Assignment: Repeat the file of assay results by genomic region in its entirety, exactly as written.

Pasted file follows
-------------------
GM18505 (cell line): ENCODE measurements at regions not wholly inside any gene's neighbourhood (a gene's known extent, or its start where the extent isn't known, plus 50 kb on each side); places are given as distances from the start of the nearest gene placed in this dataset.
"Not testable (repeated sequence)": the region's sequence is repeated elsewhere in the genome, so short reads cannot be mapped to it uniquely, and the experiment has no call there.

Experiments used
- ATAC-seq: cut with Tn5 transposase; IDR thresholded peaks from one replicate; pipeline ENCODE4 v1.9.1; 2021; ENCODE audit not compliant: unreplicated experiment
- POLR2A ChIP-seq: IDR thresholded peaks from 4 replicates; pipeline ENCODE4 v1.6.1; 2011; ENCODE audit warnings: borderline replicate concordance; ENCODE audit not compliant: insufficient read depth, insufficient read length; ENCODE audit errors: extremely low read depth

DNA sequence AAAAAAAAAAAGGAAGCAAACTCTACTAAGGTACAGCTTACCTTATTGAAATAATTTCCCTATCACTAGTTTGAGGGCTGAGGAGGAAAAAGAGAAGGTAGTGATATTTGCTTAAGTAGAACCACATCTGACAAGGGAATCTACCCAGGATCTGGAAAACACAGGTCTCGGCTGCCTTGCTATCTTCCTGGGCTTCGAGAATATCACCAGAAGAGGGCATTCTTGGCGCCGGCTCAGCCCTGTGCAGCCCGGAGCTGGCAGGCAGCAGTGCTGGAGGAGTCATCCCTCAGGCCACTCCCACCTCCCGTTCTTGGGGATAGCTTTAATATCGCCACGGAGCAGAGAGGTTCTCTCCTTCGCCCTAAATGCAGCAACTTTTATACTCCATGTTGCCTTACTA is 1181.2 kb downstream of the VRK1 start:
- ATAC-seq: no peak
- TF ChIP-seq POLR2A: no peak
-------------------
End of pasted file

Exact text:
GM18505 (cell line): ENCODE measurements at regions not wholly inside any gene's neighbourhood (a gene's known extent, or its start where the extent isn't known, plus 50 kb on each side); places are given as distances from the start of the nearest gene placed in this dataset.
"Not testable (repeated sequence)": the region's sequence is repeated elsewhere in the genome, so short reads cannot be mapped to it uniquely, and the experiment has no call there.

Experiments used
- ATAC-seq: cut with Tn5 transposase; IDR thresholded peaks from one replicate; pipeline ENCODE4 v1.9.1; 2021; ENCODE audit not compliant: unreplicated experiment
- POLR2A ChIP-seq: IDR thresholded peaks from 4 replicates; pipeline ENCODE4 v1.6.1; 2011; ENCODE audit warnings: borderline replicate concordance; ENCODE audit not compliant: insufficient read depth, insufficient read length; ENCODE audit errors: extremely low read depth

DNA sequence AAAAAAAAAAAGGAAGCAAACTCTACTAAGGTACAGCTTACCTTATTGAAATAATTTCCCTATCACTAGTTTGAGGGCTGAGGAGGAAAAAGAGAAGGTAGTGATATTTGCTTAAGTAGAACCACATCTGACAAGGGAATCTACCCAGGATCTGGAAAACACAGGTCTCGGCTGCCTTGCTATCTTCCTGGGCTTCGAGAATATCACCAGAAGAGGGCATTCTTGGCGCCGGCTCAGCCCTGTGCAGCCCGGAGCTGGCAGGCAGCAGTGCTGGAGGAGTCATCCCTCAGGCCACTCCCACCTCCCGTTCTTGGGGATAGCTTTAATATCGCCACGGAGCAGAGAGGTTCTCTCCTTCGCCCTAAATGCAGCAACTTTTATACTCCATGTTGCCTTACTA is 1181.2 kb downstream of the VRK1 start:
- ATAC-seq: no peak
- TF ChIP-seq POLR2A: no peak